What to Know About Adding a Garden Arbor

How to Use an Arbor

An arbor can take on many roles in a landscape, such as defining an entry or passageway, adding support for climbing plants, framing a garden feature and creating a shady spot to relax. Arbors often play several of these roles at once.

Need a pro for your landscape design project?
Let Houzz find the best pros for you

Entry. Use an arbor to highlight entry points to your yard. Combining an entry gate and an arbor at the front of your home or as the entry point to your backyard is a classic look that works with any style or material.

Stand-in for a door. Equally effective is the use of an arbor to indicate transitions between different areas of your landscape, such as to separate a vegetable garden, a children’s play area of your own secret garden.

Passageway. Expand the depth of an arbor or combine several smaller arbor structures in a row to define a path or walkway. Installing a series of arbors allows you to stretch the look for some distance.

Shade structure. Arbors also can give you a shady spot to grow plants that prefer a little less sun. Set one against a fence or wall to provide filtered light and some protection for plants such as ferns, hostas and hydrangeas.

Frame. Place an arbor around a garden fountain or other landscape feature to show it off. The arbor will immediately draw the eye and give the feature even more prominence in your space.

Another option is to use an arbor to frame a part of your home. A full or partial arbor over a garage door or along a wall helps soften the look and adds a three-dimensional element.

Seating area. Rather than adding plants or a garden focal point beneath an arbor, create a seating area. A simple bench or a swing can fill the space. Another option is to make the arbor deep enough to have benches facing each other on both sides, with access through the middle.

Support for plants.No matter what other purpose your arbor serves, adapt the time-honored tradition of using it as a way to highlight your prized plants. Vines, roses and climbing perennials and shrubs all appreciate the chance to stretch out toward the sun.

Grapes have long been used as a topper on arbors, but consider branching out with other fruits, such as kiwis (as long as your arbor is sturdy). You can also use an arbor as a support for vegetables, such as tomatoes or pole beans. Think about being able to pluck a ripe tomato every time you enter your garden!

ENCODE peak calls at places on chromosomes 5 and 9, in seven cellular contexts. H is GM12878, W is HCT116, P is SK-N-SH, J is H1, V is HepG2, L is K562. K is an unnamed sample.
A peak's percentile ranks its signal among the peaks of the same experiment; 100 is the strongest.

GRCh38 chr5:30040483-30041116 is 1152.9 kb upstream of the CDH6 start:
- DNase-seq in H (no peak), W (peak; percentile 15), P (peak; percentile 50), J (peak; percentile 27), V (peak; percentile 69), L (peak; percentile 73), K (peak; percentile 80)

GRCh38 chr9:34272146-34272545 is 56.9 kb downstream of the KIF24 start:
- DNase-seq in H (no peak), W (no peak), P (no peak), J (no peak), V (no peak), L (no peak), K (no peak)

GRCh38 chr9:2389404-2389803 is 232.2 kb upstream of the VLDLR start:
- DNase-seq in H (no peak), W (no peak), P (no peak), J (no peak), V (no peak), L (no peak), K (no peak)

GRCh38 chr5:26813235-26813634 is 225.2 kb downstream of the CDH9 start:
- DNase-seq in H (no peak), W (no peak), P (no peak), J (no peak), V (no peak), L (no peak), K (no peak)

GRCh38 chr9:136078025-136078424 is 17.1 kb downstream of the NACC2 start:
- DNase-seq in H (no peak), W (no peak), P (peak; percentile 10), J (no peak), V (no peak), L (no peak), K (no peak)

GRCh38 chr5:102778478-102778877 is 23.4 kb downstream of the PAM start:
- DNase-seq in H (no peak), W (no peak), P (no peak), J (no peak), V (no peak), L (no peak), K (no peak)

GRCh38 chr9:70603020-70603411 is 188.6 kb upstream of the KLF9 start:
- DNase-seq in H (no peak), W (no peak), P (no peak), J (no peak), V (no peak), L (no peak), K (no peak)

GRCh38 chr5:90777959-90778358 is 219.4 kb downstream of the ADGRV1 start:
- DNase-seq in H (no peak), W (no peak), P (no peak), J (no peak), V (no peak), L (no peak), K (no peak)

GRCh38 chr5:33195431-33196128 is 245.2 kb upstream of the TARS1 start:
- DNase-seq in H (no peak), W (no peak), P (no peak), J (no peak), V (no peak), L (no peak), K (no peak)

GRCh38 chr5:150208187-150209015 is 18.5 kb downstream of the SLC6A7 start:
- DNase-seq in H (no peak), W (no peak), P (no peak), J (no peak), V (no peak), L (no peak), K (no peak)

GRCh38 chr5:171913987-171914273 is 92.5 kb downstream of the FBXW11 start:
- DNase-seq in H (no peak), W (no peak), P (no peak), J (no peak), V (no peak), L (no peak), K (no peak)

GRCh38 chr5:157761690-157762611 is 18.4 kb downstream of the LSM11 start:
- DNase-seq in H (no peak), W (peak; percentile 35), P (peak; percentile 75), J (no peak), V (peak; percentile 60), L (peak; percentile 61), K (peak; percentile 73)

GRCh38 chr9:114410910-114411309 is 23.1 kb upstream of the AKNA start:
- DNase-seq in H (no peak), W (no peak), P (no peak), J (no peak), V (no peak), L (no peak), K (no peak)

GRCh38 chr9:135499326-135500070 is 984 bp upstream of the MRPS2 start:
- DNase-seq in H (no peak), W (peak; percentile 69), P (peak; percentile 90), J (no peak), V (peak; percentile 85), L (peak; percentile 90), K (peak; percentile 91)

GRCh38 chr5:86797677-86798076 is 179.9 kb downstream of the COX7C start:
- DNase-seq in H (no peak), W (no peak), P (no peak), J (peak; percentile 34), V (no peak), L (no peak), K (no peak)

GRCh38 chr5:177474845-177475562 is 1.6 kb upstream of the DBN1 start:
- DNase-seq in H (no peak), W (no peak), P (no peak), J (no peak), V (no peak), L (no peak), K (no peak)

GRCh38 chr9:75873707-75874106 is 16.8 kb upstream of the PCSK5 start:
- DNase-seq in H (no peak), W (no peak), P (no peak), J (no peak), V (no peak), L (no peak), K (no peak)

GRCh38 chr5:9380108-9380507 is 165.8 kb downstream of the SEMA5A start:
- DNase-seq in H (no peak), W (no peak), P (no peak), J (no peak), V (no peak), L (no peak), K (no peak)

Hiring a Pro

Many arbors, especially those purchased from a nursery or the outdoor section of a large retailer, can be assembled and set in place by a homeowner. You can set the arbor on a solid surface or place it on or slightly in the ground. For more stability, though, you’ll need to add footings or anchors to keep it in place.

Shape. Wood and wood-look arbors can vary from a simple structure of two posts with lattice between them and on top to elaborate structures with individualized design elements.

Using beams and rafters overhead is an easy way to add interest to a basic arbor design. Finishing the corners with decorative bracing or changing the supports to rounded pillars are other ways to customize your arbor design.

If you want to take your arbor design to the next level, turn the flat roof into a peak or an arch. Extending the arbor on either side or making it deeper will give it more presence in your yard.

Many metal arbors are topped with a gentle, continuous arch, which works well for almost any landscape design. Squaring off the top is another popular option. If you’re looking for a more elegant style, a gothic-inspired arch at the top might be for you. To add more interest, look for double arches that incorporate a design between the two edges.

A semicircular or full-circle metal arch is a contemporary take on a metal arbor (or version of a moon gate). Either a single- or double-arch design will create a garden focal point. A double arch has the added advantage of providing support for any number of plants.

There’s no rule that your arbor needs to be anchored directly to the ground. Create a more stately look, especially at an entrance, by installing stone, concrete or masonry pillars as the base.

Size. The size of your arbor depends on how you plan to use it.

  • Height: Most arbors are 7 to 8 feet tall.
  • Width: The width can vary, from 3 to 4 feet for over a gate, a bit less to show off a garden fountain, and up to 10 feet or more to stretch along a wall or create a focal point in a space. If you’re opting for a longer arbor, consider a row of connected arbors to keep the structure stable, or add supports every few feet.
  • Depth: Most arbors are fairly shallow, perhaps the depth of a lattice panel, but you can adapt to fit your needs. A deeper arbor will allow you to add a seat or seats, provide the feel of a true passageway or cover a garden path or specimen plant.

Material Options for an Arbor

Wood has long been the typical material for arbors, with metal a close second. New options include wood composites and vinyl. You can also mix different materials for a custom look.